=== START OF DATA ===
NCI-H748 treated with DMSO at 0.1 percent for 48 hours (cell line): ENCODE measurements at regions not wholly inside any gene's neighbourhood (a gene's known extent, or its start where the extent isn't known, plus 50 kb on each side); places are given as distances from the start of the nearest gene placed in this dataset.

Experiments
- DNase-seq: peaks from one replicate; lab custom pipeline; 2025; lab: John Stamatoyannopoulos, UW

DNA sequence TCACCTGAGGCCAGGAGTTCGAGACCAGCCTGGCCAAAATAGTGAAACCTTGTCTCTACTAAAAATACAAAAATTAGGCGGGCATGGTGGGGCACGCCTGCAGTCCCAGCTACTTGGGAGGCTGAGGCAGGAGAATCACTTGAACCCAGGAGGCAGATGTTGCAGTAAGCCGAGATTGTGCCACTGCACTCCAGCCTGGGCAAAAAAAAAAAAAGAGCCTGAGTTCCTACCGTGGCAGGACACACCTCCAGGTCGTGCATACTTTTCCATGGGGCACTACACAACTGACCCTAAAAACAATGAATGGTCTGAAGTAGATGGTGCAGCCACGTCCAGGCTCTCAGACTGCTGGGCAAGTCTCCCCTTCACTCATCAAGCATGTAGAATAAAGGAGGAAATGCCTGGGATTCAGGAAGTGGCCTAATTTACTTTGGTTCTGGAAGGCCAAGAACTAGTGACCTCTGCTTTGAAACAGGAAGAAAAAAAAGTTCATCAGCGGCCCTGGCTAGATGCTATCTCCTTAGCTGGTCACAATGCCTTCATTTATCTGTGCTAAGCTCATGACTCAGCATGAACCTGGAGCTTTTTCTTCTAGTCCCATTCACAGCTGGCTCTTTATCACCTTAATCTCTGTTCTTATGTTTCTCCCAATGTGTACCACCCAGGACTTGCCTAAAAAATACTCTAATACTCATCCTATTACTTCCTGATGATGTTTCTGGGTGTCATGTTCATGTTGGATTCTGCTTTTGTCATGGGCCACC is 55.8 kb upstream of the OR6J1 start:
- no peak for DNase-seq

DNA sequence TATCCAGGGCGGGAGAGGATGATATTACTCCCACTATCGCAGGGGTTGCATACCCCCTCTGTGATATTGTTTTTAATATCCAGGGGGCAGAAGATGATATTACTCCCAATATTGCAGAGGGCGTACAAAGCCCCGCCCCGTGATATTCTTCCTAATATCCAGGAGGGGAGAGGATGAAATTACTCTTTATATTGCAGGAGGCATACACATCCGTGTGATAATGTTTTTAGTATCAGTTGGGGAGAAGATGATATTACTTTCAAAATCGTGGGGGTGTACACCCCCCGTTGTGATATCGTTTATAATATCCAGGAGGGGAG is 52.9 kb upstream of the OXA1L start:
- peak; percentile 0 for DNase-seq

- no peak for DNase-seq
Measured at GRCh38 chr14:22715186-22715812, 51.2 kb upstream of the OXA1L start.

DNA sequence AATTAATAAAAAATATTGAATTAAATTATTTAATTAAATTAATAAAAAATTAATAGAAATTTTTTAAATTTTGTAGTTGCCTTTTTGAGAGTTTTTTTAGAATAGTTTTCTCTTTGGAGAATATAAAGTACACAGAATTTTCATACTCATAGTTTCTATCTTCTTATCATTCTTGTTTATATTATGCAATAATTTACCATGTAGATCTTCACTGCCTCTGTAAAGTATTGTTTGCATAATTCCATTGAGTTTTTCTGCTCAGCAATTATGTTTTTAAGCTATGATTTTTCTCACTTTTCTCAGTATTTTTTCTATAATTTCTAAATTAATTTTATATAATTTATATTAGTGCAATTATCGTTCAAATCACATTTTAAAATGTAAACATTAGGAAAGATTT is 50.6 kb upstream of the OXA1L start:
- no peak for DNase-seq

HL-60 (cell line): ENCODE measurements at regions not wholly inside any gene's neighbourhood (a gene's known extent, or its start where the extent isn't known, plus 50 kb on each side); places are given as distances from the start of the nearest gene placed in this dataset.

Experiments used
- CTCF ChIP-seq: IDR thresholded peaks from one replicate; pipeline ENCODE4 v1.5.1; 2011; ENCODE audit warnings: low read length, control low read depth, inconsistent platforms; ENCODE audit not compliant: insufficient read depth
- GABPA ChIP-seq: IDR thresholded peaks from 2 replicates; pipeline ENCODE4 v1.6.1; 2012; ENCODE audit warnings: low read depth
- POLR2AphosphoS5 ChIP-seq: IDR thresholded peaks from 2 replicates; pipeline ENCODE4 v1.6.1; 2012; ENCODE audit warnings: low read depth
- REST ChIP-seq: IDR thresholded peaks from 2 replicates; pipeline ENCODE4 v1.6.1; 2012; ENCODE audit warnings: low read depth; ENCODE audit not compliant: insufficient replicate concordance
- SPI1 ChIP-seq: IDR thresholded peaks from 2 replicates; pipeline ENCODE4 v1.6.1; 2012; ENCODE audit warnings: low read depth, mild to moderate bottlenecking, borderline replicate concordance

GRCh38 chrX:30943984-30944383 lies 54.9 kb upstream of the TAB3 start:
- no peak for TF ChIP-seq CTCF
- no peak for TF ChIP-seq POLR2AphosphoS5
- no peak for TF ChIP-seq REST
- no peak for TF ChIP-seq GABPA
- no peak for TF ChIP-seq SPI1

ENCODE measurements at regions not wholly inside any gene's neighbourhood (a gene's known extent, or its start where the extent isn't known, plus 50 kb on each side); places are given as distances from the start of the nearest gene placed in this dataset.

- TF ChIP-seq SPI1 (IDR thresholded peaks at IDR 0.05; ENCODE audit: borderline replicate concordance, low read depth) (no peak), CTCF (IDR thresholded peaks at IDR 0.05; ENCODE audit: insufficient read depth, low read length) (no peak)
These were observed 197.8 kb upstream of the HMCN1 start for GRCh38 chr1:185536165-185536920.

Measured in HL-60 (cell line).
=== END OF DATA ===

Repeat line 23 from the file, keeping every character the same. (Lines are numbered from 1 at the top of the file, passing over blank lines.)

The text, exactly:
- no peak for TF ChIP-seq GABPA